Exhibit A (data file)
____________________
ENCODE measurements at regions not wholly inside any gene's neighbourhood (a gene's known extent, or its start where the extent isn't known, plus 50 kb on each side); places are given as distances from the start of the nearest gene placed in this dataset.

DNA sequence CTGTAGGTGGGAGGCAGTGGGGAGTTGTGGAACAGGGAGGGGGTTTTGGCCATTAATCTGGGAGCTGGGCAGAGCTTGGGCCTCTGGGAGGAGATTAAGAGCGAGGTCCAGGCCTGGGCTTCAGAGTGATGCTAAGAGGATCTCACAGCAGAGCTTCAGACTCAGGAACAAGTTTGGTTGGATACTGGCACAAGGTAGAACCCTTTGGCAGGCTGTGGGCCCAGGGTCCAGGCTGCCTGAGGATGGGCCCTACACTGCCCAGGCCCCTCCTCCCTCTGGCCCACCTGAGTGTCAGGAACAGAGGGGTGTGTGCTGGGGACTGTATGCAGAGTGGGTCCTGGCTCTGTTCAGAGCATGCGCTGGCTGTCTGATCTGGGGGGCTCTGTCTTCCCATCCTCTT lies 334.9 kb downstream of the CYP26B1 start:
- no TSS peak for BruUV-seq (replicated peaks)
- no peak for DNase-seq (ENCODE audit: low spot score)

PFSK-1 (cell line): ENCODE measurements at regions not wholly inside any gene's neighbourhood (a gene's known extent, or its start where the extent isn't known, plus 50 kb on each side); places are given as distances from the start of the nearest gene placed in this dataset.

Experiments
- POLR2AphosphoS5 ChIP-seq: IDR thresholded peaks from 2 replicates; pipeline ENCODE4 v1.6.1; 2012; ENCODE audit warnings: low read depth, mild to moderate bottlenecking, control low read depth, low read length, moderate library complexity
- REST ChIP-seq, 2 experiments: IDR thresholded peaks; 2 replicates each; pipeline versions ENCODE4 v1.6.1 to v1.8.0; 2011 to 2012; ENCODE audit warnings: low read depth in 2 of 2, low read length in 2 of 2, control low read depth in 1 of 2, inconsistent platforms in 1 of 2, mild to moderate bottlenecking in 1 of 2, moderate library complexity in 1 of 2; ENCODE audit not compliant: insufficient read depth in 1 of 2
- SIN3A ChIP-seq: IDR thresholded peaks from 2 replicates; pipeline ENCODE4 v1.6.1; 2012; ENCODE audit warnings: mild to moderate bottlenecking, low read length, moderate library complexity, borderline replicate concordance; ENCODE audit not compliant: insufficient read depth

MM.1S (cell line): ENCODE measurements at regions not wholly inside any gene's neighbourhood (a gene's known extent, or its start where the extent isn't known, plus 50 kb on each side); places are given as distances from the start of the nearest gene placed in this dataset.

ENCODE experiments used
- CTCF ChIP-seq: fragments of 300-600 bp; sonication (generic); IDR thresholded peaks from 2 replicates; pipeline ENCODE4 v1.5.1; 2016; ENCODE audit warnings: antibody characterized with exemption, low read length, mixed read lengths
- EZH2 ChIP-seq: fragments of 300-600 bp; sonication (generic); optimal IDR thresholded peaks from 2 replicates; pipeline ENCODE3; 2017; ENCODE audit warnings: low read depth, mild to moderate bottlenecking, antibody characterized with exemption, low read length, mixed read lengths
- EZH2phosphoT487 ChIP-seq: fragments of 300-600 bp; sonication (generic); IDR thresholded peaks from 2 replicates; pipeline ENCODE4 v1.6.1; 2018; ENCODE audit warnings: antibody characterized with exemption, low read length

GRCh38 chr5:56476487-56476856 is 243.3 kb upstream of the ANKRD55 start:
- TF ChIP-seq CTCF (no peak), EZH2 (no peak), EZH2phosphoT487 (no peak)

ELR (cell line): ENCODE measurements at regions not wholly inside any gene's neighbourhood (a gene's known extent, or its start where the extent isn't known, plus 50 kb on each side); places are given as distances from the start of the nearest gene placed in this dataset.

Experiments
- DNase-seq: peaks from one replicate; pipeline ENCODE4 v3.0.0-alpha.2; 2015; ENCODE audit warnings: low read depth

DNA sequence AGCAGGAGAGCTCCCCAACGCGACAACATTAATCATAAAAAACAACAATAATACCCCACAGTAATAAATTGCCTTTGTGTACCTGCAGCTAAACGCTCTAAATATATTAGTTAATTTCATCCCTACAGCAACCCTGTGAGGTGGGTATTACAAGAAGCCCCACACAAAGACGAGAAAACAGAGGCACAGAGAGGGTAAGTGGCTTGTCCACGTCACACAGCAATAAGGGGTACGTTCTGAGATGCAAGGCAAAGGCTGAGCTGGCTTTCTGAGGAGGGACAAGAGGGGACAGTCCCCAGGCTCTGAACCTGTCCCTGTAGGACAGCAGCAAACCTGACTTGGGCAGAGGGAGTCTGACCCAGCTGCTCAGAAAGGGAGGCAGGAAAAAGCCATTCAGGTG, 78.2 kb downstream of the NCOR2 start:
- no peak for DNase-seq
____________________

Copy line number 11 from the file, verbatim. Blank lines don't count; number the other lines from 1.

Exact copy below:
ENCODE experiments used